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UK employment rate reaches record high of 76.5%

The UK employment rate was estimated at a record high of 76.5%, 0.6 percentage points higher than a year earlier and 0.4 percentage points up on the previous quarter, according to the latest figures from the Office for National Statistics. 


Estimates for October to December 2019 show a record 32.93 million people aged 16 years and over in employment, 336,000 more than a year earlier. 


The UK unemployment rate was estimated at 3.8%, 0.2 percentage points lower than a year earlier and 0.1 percentage points lower than the previous quarter.


For October to December 2019, an estimated 1.29 million people were unemployed. This is 73,000 fewer than a year earlier and 580,000 fewer than five years earlier.


The UK economic inactivity rate was estimated at a record low of 20.5%, 0.4 percentage points lower than the previous year and 0.3 percentage points lower than the previous quarter.


Estimates for October to December 2019 show 8.48 million people aged between 16 and 64 years not in the labour force (economically inactive). This was 155,000 fewer than a year earlier and 587,000 fewer than five years earlier. The annual decrease was driven by women, with the level down 163,000 to reach a record low of 5.16 million.


Estimated annual growth in average weekly earnings for employees in Great Britain slowed to 2.9% from 3.2% last month for total pay (including bonuses) and to 3.2% from 3.4% for regular pay (excluding bonuses).



Sophie Wingfield, head of policy and the Recruitment and Employment Confederation, commented, “Today’s figures show a jobs market that is growing in confidence, putting record numbers of people in work. That’s great news for recruiters and the economy. Following a year of political and economic uncertainty, businesses are putting into action the ambitious hiring plans they had previously been cautious to press go on. The challenge now is to keep this momentum going.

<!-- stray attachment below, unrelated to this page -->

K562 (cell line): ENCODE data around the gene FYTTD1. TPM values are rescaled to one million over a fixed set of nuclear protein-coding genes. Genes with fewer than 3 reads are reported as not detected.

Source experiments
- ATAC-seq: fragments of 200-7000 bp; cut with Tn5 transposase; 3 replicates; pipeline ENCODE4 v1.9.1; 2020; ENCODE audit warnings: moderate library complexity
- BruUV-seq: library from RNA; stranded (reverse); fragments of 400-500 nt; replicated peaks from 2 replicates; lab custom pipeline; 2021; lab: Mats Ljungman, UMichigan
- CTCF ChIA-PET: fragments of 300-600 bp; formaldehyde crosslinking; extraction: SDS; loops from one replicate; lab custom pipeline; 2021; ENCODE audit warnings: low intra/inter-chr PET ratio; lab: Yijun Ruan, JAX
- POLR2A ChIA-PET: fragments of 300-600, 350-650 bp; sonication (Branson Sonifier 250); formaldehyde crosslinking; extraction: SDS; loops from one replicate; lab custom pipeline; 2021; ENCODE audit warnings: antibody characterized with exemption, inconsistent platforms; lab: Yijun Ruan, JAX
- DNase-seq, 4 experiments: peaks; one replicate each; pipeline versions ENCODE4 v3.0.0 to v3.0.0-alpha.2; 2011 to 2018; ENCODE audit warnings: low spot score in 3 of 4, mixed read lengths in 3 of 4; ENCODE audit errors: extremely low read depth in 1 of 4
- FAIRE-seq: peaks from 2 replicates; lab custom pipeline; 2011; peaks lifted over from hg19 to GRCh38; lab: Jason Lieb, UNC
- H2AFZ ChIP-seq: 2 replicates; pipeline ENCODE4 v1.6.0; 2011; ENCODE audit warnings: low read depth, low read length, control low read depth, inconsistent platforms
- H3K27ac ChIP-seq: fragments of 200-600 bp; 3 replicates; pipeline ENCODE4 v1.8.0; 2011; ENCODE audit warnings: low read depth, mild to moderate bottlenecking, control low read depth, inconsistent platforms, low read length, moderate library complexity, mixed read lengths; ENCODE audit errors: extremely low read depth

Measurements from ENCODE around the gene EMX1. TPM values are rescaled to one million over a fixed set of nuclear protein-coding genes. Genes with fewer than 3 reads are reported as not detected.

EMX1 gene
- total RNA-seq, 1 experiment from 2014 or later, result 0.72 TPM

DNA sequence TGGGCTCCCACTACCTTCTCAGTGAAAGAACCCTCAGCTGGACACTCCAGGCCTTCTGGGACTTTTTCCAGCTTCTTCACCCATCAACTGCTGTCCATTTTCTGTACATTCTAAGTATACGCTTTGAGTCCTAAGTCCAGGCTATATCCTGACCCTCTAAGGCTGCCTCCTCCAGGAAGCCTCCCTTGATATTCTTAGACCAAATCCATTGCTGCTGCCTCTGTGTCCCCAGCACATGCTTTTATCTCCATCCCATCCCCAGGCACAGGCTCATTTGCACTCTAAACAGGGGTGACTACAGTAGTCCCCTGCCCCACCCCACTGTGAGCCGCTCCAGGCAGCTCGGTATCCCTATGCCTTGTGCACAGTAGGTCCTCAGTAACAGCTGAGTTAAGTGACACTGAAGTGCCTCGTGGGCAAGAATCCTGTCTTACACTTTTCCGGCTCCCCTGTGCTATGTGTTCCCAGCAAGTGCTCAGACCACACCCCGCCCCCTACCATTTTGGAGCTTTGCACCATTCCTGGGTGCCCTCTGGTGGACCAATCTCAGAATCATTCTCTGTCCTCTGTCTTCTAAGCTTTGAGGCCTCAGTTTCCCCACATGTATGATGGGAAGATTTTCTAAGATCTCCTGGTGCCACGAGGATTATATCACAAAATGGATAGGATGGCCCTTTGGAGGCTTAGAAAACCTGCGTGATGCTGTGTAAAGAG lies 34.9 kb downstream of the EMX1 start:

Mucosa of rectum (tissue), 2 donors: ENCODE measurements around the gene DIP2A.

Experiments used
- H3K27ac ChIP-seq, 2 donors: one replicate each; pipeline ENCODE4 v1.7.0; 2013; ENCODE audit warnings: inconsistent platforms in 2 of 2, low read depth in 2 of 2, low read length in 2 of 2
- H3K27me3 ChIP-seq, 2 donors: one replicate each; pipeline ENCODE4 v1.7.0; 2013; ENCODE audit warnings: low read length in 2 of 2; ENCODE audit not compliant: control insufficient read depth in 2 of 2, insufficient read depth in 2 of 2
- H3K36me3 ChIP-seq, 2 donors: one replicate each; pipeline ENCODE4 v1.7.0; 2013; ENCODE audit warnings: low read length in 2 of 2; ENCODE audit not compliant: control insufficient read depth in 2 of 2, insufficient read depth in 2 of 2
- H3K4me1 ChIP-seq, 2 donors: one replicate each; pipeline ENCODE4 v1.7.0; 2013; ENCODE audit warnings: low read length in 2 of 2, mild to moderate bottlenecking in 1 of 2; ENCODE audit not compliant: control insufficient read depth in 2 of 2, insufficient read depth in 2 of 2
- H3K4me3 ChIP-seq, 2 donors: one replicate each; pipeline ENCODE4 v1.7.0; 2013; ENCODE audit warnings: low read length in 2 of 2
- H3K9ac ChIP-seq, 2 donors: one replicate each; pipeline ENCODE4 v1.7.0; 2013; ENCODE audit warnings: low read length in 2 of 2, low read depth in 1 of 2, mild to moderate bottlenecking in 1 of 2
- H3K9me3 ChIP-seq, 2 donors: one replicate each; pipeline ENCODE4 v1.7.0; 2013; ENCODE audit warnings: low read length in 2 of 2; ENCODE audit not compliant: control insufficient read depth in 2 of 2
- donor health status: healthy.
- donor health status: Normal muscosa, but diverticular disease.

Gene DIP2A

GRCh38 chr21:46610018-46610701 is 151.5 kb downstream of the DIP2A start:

“The government should take care in what is a crucial ten months ahead. Delaying the ill-conceived IR35 tax changes to 2021 to ensure they can be properly and fairly implemented is extremely urgent. The flexible labour market is already being stifled, and that’s not good for employers or our economy.


“Today’s increase in vacancy numbers means that as businesses start to look for more staff, an evidence-based immigration system will be crucial to supplying the skills that are needed across the economy. A sensible immigration plan that allows employers to recruit from abroad for sectors such as construction, health and technology where skills shortages are high is essential.”



Pawel Adrjan, UK economist at Indeed, said, “Britain’s labour market has lost none of its momentum nor its ability to surprise. Another month of breathless progress has seen it power to a new record level of employment and push average wages up once again.


“Amid all the back-patting that this latest jobs data will trigger, it’s worth calling out a small but significant milestone. Average earnings, in real terms, have finally edged past the peak they reached in the pre-crisis days of 2008.


“For all its positives, this is far from a ‘straight A’ jobs report. At 3.2%, the annual pace of wage growth is slowing and remains relatively modest. 


“GDP stagnated in the final quarter of 2019, and flatlining economic growth bodes ill for the prospect of future pay rises.


“But these concerns aside, there is real momentum here. More people are in work than ever before, and the number of job vacancies is rising, as the labour market continues to generate new job opportunities and tempt more people back into the labour force.”


Photo courtesy of Shutterstock.com

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